Thirty percent of young adults aged 25 to 29 in the area lived with their parents in 2007-09, ranking it fifth among 100 metro regions analyzed by Ohio State University sociologist Zhenchao Qian. The age group was selected because of the expectation that those young adults would have completed college and be living independently.
The 10 regions with the highest percentages of young people living with parents have several things in common, the study said, including:
High unemployment rates, ranging from 5.2 percent to 8.3 percent.
More young adults with a high school education or less, and fewer with a college education.
Low marriage rates.
Low median income.
Overall, the study found that young adults now are more likely to live with their parents than their counterparts in the 1980s and '90s -- likely a consequence of the recent recession and delaying marriage.
"The percentage of young adults living with parents increased in the past three decades and reached a peak in 2007-09, regardless of gender, race/ethnicity, and educational level," Qian wrote.
The study, which analyzed Census Bureau data, found that among those aged 20 to 34, 24 percent lived with their parents in 2007-09 -- the years when the recession took hold -- up from 17 percent in 1980.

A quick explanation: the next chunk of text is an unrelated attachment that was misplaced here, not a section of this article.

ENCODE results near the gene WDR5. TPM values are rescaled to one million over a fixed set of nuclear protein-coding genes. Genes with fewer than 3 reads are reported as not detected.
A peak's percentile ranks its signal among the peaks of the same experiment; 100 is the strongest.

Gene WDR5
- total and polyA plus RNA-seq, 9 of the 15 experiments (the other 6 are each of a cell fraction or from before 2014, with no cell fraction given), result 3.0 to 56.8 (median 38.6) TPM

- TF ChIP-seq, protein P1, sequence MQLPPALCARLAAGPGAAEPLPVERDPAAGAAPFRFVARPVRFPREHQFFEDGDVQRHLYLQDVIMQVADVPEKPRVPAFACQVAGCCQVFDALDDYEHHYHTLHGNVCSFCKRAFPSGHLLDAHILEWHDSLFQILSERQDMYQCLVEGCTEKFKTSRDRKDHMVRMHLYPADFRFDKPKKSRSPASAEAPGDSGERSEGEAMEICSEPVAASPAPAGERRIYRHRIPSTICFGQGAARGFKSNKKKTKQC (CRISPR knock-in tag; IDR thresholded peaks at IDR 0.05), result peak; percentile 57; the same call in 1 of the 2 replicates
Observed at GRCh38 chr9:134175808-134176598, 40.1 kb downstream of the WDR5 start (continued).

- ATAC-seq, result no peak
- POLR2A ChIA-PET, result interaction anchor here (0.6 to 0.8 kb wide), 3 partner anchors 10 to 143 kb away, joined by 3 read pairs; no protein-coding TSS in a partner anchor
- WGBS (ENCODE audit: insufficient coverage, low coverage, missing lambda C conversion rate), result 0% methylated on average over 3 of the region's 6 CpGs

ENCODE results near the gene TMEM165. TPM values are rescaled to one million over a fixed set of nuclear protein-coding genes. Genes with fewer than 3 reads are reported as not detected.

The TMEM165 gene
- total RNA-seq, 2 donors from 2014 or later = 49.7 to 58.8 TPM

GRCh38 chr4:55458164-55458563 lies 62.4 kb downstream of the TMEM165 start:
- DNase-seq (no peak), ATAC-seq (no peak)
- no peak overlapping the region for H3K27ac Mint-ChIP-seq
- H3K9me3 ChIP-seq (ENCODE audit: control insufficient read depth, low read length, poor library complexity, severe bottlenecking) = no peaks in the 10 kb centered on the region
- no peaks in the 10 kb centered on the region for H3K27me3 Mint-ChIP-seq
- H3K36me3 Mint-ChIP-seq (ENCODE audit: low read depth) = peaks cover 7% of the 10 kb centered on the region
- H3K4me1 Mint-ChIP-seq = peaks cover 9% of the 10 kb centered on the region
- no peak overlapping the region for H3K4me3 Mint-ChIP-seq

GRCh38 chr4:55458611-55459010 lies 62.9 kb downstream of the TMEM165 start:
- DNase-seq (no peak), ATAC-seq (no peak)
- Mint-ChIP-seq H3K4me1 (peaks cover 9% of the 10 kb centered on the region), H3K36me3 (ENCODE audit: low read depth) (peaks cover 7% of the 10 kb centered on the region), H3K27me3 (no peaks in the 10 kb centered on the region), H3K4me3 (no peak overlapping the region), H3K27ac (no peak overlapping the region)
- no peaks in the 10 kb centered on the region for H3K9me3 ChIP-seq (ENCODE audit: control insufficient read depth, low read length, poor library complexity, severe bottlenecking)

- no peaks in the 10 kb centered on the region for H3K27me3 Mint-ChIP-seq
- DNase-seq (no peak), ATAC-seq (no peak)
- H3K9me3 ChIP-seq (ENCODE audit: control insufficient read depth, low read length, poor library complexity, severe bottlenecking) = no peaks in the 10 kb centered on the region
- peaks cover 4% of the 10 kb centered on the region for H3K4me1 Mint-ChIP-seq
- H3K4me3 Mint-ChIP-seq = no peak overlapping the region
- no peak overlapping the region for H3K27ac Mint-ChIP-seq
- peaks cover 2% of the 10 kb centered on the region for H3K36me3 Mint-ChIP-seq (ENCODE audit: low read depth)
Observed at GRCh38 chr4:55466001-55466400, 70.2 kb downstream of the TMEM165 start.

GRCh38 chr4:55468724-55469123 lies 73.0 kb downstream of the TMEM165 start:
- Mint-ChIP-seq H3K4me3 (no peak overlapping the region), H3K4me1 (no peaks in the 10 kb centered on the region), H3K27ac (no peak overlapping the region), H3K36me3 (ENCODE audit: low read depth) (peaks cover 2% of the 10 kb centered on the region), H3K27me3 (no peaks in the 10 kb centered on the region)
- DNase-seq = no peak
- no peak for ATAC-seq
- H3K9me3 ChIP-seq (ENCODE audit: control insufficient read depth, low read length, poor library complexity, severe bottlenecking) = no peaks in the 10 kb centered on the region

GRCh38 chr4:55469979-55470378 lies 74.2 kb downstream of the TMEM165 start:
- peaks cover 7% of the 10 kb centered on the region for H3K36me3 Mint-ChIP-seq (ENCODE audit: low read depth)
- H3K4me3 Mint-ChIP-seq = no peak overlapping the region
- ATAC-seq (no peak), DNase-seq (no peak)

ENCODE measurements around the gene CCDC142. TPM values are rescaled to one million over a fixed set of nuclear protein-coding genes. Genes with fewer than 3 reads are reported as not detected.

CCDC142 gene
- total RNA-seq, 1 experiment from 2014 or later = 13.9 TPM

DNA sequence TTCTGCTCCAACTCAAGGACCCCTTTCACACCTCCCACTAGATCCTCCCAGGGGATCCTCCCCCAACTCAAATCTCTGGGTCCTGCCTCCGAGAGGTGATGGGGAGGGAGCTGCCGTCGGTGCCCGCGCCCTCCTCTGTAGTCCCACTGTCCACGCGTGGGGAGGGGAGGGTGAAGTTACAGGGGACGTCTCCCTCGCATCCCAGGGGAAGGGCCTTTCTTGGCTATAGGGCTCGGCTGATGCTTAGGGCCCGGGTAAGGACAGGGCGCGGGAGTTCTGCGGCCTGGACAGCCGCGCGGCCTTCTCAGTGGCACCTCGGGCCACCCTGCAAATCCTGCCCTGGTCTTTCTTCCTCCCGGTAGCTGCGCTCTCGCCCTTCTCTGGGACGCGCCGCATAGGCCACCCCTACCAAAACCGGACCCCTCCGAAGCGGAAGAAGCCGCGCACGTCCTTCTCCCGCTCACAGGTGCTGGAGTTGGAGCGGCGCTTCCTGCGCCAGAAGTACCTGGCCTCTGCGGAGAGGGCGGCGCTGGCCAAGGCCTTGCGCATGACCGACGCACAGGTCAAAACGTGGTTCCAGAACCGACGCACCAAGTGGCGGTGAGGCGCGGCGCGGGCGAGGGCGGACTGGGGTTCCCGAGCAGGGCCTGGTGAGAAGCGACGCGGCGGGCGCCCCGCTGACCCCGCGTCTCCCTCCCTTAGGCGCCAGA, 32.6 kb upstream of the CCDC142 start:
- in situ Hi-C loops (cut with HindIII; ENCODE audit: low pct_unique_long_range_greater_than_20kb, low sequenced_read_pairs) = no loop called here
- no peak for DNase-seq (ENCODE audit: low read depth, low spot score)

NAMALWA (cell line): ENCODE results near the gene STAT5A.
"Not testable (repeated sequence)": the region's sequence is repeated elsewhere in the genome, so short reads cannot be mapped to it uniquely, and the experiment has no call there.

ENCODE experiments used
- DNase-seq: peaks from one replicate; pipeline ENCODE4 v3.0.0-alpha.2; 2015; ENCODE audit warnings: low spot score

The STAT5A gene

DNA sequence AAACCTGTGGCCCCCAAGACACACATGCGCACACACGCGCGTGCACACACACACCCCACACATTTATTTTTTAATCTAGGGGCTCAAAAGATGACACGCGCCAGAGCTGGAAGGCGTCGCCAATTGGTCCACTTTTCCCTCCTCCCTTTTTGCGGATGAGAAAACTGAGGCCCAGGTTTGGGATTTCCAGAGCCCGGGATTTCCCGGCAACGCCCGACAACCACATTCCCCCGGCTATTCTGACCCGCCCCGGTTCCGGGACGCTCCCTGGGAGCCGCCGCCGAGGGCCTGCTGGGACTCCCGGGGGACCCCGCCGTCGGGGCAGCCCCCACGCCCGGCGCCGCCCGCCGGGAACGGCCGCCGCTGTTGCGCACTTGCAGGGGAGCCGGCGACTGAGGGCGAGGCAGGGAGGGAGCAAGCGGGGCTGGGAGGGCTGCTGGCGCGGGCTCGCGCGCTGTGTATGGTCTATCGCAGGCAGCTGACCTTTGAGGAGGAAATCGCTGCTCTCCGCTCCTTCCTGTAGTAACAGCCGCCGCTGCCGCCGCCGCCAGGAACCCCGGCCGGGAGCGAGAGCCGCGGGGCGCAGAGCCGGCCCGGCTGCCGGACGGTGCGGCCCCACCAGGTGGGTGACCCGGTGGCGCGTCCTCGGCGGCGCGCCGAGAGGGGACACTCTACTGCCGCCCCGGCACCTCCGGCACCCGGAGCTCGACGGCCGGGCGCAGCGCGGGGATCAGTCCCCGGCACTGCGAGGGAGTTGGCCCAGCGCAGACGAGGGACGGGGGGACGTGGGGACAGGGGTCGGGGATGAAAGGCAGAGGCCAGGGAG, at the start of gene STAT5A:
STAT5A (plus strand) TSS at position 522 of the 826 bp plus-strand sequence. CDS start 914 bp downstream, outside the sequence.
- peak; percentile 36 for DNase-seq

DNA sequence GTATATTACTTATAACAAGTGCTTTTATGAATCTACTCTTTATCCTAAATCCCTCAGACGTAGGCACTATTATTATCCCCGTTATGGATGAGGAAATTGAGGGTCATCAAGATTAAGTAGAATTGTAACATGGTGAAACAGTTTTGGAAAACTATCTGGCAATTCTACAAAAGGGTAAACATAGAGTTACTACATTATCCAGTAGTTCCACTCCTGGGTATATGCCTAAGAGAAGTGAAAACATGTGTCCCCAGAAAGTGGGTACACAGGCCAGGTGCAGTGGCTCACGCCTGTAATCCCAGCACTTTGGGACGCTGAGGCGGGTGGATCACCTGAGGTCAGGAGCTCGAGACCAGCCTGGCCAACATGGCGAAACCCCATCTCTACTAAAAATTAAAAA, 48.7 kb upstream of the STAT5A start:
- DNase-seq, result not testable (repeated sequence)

The report is part of the U.S. 2010 Project, a series of studies analyzing American life, sponsored by Brown University and the Russell Sage Foundation, a nonprofit organization based in Manhattan that focuses on societal and economic changes and trends.
Young adults' delaying of marriage in recent years has "increased the likelihood" of them living with their parents, the study said. In 2007-09, 38 percent of men and 47 percent of women aged 25 to 29 were married, down sharply from 59 percent of men and 65 percent of women in that age range who were married in 1980.
In addition, "economic dislocation" was a significant factor in more young people bunking with their parents. "The recession hit young adults the hardest because they were often 'last hired, first fired,' " the study said.
Norman Goodman, distinguished teaching and service professor in sociology at Stony Brook University, said the study's findings "are exactly what I would expect. You had a 'Great Recession.' People . . . are having difficulty finding jobs. They are having difficulty supporting themselves," and some are living with their parents "until the recession eases."
LIVING WITH THE FOLKS
Top 10 metropolitan areas, by percentage, of young adults aged 25 to 29 living with parents, in 2007-09:
1. Bridgeport-Stamford-Norwalk, Conn.: 34 percent
2. Honolulu, Hawaii: 32 percent
4. Miami-Fort Lauderdale-Pompano Beach, Fla.: 31 percent
5. New York-Long Island-northern New Jersey, NY-NJ-PA: 30 percent
6. Oxnard-Thousand Oaks-Ventura, Calif.: 28 percent
7. Los Angeles-Long Beach-Santa Ana, Calif.: 28 percent
8. El Paso, Texas: 28 percent
9. Scranton & Wilkes-Barre, Pa.: 27 percent
10. Riverside-San Bernardino-Ontario, Calif.: 26 percent
Source: Zhenchao Qian, Ohio State University